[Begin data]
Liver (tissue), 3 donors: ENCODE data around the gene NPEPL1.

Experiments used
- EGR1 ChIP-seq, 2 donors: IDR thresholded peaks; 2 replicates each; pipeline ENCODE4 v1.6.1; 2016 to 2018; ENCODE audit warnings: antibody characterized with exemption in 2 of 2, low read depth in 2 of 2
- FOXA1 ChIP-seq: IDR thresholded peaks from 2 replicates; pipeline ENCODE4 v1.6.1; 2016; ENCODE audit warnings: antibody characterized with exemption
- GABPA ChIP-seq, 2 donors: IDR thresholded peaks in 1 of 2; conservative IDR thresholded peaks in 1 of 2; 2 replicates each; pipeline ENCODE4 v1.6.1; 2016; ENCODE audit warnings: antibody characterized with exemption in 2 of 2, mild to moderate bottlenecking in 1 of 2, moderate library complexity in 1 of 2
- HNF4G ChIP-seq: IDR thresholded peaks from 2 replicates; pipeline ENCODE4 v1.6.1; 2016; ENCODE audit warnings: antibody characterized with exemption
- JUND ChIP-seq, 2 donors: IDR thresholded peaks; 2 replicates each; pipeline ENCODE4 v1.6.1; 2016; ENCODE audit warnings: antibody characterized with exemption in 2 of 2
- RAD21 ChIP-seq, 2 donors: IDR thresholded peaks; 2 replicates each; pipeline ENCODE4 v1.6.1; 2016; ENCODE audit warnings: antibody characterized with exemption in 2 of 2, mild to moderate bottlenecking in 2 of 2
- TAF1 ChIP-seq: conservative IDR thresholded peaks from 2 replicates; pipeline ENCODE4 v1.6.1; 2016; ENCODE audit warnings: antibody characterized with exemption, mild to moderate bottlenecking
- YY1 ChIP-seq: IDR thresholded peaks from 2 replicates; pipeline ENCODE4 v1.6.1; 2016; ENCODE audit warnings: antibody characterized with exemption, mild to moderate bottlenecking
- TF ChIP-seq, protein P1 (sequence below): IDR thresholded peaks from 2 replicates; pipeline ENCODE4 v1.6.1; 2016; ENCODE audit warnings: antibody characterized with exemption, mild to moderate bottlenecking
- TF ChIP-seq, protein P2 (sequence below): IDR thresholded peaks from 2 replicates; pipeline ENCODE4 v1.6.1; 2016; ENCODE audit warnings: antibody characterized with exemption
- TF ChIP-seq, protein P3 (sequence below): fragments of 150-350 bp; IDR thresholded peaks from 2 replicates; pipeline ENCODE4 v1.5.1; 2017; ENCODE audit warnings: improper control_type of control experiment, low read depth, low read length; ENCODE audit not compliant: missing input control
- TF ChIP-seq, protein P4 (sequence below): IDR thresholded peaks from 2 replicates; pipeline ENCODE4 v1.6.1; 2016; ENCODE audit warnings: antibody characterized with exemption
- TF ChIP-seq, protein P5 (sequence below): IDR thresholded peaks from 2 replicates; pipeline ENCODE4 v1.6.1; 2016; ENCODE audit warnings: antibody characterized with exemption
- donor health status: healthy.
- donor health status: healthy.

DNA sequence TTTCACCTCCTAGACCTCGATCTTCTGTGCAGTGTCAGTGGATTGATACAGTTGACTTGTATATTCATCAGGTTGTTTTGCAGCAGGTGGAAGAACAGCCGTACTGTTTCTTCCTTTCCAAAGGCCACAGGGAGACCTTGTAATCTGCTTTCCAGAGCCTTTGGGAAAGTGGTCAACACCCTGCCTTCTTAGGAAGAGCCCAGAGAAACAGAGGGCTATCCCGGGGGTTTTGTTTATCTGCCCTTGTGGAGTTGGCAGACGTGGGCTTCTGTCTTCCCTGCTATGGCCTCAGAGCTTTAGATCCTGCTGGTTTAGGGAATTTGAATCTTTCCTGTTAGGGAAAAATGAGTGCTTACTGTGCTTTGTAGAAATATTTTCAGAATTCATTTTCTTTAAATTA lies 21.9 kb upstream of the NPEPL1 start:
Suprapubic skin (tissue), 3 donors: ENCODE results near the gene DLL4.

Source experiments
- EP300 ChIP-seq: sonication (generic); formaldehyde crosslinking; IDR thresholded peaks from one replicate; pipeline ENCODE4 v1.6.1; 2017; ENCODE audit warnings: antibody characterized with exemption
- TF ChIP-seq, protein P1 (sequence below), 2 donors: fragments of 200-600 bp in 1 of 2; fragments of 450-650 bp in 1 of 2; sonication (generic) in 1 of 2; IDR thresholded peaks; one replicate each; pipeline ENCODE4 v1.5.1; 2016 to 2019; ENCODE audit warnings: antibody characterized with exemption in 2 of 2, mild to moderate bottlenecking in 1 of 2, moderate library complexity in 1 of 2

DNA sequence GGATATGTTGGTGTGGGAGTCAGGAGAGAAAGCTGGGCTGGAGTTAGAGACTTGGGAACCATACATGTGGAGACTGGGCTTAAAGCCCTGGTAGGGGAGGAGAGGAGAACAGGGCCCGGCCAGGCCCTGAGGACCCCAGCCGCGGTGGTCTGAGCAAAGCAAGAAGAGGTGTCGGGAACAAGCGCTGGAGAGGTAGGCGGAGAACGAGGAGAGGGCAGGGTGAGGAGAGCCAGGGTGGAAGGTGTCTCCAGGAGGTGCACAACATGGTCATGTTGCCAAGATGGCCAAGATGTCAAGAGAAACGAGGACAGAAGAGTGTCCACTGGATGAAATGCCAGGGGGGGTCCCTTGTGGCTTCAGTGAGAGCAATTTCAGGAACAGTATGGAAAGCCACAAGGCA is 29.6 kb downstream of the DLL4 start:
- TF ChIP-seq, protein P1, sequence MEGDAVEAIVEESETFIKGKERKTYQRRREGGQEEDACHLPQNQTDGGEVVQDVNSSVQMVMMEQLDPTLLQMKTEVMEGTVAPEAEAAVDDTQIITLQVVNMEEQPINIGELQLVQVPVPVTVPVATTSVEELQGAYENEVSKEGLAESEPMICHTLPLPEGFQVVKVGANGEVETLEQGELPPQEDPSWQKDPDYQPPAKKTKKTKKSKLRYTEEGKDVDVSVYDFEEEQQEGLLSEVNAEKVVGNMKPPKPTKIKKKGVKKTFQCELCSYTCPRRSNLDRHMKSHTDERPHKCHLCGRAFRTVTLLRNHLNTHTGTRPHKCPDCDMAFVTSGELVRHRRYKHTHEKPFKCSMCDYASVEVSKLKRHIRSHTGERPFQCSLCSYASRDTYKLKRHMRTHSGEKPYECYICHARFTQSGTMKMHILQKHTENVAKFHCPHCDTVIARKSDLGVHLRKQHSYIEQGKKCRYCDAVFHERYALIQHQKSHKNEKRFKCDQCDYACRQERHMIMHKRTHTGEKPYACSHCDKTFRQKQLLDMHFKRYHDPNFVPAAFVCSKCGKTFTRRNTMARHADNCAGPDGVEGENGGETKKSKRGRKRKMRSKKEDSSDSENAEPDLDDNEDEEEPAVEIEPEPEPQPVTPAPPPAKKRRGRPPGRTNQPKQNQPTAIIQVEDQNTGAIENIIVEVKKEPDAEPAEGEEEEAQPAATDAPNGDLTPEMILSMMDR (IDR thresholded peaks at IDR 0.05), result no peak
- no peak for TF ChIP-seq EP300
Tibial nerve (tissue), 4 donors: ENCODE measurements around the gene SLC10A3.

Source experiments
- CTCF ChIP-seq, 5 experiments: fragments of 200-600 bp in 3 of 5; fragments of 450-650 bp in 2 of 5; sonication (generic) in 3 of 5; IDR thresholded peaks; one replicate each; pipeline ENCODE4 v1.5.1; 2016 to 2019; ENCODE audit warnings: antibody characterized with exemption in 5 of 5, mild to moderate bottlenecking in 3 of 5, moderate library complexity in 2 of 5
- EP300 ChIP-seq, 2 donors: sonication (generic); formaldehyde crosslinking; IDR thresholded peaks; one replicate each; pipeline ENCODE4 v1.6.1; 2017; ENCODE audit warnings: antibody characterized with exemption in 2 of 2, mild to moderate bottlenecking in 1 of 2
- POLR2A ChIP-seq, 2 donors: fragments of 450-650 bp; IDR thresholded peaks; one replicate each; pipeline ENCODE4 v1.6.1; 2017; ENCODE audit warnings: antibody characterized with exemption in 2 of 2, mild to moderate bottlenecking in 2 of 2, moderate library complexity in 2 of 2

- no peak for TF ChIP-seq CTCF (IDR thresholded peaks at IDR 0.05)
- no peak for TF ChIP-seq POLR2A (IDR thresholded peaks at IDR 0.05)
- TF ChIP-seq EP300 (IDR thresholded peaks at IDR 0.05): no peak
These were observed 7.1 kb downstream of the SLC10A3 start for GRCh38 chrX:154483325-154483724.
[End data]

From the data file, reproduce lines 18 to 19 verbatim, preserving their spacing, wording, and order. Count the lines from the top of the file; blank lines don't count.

DNA sequence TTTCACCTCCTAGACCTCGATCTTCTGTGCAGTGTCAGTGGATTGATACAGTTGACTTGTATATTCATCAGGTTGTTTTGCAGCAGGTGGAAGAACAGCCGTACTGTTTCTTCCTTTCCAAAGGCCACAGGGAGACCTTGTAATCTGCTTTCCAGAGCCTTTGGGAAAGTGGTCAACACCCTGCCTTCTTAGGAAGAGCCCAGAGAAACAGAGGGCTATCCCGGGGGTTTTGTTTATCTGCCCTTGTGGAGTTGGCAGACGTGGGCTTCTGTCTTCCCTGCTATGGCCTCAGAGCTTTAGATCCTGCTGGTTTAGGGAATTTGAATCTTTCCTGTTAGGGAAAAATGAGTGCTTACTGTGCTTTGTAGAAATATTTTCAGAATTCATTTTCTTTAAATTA lies 21.9 kb upstream of the NPEPL1 start:
Suprapubic skin (tissue), 3 donors: ENCODE results near the gene DLL4.